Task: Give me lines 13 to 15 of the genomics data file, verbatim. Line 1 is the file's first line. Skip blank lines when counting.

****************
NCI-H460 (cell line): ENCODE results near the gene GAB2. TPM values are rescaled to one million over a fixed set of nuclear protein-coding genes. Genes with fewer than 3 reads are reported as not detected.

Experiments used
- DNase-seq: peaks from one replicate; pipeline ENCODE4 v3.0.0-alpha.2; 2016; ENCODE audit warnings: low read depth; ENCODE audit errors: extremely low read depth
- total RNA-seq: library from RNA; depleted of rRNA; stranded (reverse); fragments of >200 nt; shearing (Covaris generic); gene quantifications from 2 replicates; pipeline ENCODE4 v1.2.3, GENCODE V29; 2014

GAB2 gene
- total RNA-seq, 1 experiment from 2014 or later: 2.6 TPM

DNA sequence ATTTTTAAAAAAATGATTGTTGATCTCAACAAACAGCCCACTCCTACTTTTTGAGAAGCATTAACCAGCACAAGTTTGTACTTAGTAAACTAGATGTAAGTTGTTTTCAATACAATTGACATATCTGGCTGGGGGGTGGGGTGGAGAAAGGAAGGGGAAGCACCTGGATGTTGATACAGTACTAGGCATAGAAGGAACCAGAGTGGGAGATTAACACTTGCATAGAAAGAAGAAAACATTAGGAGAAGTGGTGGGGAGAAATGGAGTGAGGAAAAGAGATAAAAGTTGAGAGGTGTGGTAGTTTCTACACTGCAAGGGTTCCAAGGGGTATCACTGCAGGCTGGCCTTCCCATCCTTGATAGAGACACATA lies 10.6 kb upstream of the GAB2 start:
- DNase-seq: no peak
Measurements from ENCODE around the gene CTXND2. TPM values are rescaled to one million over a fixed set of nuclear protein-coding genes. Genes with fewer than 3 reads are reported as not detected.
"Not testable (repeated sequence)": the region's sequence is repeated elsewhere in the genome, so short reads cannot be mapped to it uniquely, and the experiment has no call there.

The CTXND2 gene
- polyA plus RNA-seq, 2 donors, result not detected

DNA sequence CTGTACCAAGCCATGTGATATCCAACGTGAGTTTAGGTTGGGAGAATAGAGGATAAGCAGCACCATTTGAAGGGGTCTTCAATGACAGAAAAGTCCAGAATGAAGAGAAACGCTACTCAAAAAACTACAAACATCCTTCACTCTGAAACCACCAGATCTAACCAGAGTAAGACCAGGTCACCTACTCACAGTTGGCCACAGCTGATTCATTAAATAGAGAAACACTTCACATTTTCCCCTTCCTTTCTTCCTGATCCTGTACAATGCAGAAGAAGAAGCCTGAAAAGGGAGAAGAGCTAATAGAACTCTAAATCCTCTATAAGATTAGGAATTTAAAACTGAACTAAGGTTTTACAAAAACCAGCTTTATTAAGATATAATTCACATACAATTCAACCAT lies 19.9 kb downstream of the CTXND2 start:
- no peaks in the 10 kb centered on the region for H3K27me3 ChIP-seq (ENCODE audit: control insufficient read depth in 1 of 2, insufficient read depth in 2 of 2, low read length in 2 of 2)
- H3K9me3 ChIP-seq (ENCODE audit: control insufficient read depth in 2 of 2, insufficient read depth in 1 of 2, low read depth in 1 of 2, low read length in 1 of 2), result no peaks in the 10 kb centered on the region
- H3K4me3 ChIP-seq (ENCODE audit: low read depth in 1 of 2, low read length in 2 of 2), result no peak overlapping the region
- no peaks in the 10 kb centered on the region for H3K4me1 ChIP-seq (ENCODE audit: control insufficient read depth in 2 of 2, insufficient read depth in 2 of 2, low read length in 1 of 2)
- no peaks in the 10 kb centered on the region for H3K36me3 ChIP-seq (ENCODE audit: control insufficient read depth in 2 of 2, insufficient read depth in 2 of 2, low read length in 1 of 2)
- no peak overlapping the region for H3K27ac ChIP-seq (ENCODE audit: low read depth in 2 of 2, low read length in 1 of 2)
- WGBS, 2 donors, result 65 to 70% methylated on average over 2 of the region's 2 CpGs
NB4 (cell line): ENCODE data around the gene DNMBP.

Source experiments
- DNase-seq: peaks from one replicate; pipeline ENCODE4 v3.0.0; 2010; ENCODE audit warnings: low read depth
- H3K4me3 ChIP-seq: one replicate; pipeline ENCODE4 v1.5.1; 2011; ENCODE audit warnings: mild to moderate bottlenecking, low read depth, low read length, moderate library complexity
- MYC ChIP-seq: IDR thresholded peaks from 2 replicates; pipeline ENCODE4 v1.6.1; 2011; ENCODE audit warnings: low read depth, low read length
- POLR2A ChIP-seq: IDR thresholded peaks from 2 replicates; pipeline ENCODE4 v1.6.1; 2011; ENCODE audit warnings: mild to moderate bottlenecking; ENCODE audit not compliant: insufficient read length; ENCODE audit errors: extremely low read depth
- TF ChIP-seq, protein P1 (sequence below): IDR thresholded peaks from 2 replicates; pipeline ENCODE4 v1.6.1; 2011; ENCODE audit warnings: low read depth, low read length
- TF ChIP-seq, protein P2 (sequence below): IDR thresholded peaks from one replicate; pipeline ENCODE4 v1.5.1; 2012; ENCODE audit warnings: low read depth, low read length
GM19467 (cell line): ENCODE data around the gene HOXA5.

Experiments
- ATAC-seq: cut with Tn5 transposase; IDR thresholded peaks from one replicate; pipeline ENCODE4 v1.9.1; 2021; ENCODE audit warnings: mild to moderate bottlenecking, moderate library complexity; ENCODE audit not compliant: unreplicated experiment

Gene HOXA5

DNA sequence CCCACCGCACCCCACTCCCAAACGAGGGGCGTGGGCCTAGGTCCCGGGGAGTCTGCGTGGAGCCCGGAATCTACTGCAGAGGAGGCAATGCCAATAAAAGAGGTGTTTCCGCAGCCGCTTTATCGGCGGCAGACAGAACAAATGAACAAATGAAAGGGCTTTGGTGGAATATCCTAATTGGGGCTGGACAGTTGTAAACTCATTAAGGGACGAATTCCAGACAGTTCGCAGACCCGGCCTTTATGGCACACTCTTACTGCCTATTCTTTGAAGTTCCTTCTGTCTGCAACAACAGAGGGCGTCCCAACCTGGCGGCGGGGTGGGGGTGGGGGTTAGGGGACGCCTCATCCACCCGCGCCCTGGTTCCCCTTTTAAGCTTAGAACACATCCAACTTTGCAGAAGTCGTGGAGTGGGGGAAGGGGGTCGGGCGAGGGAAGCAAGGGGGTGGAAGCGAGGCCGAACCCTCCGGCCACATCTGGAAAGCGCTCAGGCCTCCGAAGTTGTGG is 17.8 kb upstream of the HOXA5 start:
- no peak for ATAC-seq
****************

DNA sequence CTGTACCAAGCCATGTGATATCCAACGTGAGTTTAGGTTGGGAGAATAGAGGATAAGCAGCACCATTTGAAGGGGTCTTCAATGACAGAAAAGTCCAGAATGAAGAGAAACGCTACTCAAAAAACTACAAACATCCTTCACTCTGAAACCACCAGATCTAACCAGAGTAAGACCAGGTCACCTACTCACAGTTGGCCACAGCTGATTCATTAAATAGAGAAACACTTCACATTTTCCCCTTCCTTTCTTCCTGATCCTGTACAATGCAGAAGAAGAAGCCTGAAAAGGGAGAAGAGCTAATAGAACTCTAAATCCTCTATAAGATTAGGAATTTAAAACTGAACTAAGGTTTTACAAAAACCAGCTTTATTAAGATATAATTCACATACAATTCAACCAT lies 19.9 kb downstream of the CTXND2 start:
- no peaks in the 10 kb centered on the region for H3K27me3 ChIP-seq (ENCODE audit: control insufficient read depth in 1 of 2, insufficient read depth in 2 of 2, low read length in 2 of 2)
- H3K9me3 ChIP-seq (ENCODE audit: control insufficient read depth in 2 of 2, insufficient read depth in 1 of 2, low read depth in 1 of 2, low read length in 1 of 2), result no peaks in the 10 kb centered on the region